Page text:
The world’s biggest country, in a magazine. Since 1956.
Recently, a blood relative with no past history of Russophilia took a Russian literature course in college. He was utterly enthralled and is now considering a year off to work in Mother Russia. Such is the power of Dostoyevsky and Tolstoy.
This uniquely compelling force of Russian literature is the central theme of Batuman’s book, subtitled "Adventures with Russian Books and the People Who Read Them." Yet the "people" here are mainly Batuman herself, and The Possessed is largely a memoir of her intellectual explorations of the Russian literary landscape.
That does not make the book any less interesting. On the contrary, Batuman’s first person narrative enlivens her exploration. Her self-deprecation and (at times astonishingly frank) openness about her own personal life make this a fascinating read. There is a remarkable breadth and combination of unexpected elements, from a hilarious conference on Isaac Babel, to an episode of CSI Tula, to her own bizarre attempt to transfuse Russian culture and literature by way of extended stays in Uzbekistan.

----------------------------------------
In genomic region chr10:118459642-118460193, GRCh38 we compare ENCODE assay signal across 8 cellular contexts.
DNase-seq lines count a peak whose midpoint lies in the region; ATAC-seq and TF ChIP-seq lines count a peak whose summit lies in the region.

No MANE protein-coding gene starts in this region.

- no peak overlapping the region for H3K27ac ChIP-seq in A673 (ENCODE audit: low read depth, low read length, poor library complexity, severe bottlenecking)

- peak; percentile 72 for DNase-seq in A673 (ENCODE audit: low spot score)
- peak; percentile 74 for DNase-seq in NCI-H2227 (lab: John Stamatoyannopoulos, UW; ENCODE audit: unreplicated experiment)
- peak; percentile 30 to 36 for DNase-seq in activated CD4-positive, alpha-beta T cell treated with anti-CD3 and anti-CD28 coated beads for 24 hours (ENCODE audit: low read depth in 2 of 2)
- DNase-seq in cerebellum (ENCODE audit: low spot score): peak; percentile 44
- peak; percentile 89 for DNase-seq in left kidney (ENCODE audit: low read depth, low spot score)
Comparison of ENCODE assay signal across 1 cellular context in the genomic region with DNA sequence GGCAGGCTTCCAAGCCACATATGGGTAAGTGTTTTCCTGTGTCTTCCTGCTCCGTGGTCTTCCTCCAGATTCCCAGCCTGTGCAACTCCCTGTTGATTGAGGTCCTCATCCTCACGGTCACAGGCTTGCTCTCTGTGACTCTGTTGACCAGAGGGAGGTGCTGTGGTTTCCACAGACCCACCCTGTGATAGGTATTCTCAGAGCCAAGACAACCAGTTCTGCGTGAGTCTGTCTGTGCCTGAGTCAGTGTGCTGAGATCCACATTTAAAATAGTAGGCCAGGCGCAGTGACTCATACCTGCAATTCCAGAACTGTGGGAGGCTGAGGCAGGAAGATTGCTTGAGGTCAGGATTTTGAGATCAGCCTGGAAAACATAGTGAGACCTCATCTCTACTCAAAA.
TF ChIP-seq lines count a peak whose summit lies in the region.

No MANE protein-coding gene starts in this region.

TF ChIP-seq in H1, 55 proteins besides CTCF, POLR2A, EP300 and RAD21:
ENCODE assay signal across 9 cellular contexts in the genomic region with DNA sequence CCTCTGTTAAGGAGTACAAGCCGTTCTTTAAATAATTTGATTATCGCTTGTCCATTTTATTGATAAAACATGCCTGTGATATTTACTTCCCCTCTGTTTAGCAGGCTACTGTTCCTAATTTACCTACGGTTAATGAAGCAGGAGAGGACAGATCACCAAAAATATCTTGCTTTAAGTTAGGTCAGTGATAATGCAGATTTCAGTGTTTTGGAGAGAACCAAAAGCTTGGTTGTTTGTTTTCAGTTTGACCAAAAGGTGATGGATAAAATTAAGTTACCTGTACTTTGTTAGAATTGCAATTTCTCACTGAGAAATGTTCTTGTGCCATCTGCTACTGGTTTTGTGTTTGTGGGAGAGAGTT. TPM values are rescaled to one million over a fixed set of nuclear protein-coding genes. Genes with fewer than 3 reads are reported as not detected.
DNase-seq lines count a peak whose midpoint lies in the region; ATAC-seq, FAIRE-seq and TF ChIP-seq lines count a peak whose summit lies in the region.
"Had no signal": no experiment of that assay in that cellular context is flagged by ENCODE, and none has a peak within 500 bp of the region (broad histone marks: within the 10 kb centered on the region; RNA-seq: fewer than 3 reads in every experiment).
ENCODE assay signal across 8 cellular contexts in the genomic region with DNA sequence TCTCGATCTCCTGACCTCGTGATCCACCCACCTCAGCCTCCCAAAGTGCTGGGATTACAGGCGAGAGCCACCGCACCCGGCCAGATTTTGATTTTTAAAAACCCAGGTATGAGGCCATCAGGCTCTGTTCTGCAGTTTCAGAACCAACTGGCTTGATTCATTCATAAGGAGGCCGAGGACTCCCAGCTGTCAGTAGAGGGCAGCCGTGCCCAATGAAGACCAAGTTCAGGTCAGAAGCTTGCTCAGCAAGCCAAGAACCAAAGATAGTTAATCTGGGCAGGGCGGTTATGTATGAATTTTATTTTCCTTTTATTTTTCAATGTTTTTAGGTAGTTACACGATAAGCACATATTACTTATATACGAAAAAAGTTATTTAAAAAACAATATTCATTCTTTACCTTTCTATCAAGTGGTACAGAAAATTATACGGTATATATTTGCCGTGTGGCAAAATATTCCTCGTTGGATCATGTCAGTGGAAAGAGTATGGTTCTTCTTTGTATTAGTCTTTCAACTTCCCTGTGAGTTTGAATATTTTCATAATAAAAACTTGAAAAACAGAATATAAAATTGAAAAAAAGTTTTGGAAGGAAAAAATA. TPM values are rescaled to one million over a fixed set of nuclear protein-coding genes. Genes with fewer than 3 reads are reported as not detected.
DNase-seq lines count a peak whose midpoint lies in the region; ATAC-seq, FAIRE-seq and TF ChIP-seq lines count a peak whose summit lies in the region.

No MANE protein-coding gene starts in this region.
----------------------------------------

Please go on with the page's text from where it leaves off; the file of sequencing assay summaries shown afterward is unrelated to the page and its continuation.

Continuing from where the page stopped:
In short, Batuman’s tale of personal discovery is as diverting and multi-threaded as a nineteenth century novel. And it’s a great summer read that will help you rediscover your own initial fascination with all things Russian.
Reviewed in Russian Life: July/Aug 2010